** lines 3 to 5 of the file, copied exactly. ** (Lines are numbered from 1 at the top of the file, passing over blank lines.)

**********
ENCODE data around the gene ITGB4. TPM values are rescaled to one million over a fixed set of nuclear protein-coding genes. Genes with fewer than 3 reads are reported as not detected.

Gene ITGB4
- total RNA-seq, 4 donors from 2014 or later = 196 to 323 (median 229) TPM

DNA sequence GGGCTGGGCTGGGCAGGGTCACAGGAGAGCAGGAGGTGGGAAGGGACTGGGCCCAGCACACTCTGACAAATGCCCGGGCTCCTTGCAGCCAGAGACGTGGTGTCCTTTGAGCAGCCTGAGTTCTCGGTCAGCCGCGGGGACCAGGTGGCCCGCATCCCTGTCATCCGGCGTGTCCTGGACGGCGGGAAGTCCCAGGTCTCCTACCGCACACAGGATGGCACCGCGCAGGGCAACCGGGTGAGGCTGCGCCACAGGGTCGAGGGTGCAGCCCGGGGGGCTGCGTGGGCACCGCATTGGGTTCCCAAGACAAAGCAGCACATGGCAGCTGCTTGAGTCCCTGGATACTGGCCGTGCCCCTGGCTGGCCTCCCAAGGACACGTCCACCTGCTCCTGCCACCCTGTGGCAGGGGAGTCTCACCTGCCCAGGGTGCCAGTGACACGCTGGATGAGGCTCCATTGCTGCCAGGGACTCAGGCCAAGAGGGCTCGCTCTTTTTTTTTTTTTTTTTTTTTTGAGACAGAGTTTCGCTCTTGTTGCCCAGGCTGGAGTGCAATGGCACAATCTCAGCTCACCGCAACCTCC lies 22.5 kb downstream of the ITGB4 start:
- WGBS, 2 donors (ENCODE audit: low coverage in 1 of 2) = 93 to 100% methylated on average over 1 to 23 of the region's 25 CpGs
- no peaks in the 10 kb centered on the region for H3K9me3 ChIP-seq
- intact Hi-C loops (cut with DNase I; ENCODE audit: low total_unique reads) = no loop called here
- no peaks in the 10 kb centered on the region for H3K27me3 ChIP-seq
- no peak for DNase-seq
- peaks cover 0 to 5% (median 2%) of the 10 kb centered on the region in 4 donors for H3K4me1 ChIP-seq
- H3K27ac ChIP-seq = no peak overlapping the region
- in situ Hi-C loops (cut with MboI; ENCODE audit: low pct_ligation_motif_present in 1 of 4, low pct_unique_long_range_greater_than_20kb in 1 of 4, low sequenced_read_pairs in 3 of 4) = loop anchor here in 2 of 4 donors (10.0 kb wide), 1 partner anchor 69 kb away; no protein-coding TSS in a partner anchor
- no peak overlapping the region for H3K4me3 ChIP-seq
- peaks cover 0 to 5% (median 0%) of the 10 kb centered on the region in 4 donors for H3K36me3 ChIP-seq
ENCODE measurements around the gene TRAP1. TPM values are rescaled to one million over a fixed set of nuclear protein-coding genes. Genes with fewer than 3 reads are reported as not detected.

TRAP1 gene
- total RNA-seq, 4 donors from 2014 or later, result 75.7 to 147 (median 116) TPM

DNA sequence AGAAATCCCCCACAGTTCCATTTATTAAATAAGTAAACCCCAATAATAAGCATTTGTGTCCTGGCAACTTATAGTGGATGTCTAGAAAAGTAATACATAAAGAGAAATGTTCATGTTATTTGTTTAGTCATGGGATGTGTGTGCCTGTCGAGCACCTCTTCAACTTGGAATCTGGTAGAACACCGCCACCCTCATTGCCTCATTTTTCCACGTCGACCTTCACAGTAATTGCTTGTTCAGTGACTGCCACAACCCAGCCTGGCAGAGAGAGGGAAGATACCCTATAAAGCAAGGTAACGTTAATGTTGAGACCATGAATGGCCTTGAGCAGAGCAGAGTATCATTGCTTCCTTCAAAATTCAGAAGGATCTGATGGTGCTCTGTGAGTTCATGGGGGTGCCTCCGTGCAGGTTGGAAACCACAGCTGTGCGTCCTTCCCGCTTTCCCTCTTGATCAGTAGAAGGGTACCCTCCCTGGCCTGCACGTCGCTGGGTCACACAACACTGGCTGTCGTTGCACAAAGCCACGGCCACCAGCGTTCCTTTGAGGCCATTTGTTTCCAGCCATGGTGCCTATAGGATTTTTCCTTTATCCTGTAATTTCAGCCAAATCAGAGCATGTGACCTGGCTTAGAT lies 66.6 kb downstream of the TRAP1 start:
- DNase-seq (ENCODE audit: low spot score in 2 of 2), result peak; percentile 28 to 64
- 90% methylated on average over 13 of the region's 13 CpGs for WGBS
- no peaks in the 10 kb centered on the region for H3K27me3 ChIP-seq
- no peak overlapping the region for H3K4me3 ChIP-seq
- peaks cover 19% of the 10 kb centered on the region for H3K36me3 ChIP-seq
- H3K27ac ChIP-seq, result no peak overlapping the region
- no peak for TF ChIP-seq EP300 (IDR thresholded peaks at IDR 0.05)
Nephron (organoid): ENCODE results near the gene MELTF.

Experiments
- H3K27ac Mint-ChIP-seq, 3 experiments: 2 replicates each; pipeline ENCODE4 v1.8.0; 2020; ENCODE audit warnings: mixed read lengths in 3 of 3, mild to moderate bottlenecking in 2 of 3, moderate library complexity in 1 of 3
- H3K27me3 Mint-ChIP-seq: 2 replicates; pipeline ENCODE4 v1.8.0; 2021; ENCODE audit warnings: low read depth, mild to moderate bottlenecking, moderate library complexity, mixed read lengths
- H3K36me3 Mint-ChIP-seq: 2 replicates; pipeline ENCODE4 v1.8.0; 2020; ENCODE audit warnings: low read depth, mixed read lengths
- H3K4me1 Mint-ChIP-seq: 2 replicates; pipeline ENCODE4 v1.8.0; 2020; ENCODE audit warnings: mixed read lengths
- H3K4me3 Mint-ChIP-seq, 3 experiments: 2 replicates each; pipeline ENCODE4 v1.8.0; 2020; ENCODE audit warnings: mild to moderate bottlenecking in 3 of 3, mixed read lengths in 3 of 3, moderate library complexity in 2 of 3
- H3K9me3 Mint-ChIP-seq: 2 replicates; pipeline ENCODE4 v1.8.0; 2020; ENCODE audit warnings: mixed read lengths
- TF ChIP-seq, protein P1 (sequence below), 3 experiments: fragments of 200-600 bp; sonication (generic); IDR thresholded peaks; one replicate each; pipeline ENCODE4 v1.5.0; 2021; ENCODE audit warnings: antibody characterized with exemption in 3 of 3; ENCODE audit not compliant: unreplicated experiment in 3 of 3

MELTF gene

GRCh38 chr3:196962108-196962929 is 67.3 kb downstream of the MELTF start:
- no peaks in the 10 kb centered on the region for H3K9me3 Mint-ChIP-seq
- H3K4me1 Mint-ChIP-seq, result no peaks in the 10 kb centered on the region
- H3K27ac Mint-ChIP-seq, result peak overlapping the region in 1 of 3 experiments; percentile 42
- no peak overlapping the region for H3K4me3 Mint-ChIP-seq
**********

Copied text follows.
- total RNA-seq, 4 donors from 2014 or later = 196 to 323 (median 229) TPM

DNA sequence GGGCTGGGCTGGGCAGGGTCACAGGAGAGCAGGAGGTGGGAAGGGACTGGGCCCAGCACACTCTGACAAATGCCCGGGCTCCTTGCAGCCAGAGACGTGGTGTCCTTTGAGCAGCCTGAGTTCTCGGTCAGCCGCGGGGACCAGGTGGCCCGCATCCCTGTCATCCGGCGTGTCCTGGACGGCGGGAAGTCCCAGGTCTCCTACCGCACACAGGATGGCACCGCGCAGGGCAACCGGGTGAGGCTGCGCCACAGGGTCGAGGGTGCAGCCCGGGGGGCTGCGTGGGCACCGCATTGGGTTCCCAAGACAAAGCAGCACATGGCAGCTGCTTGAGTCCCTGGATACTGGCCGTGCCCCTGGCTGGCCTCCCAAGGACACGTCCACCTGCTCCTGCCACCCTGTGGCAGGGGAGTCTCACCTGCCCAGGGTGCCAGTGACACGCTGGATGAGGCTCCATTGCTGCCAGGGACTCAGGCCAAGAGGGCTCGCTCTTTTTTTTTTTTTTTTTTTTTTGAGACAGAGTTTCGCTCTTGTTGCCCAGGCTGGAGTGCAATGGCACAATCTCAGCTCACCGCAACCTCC lies 22.5 kb downstream of the ITGB4 start:
- WGBS, 2 donors (ENCODE audit: low coverage in 1 of 2) = 93 to 100% methylated on average over 1 to 23 of the region's 25 CpGs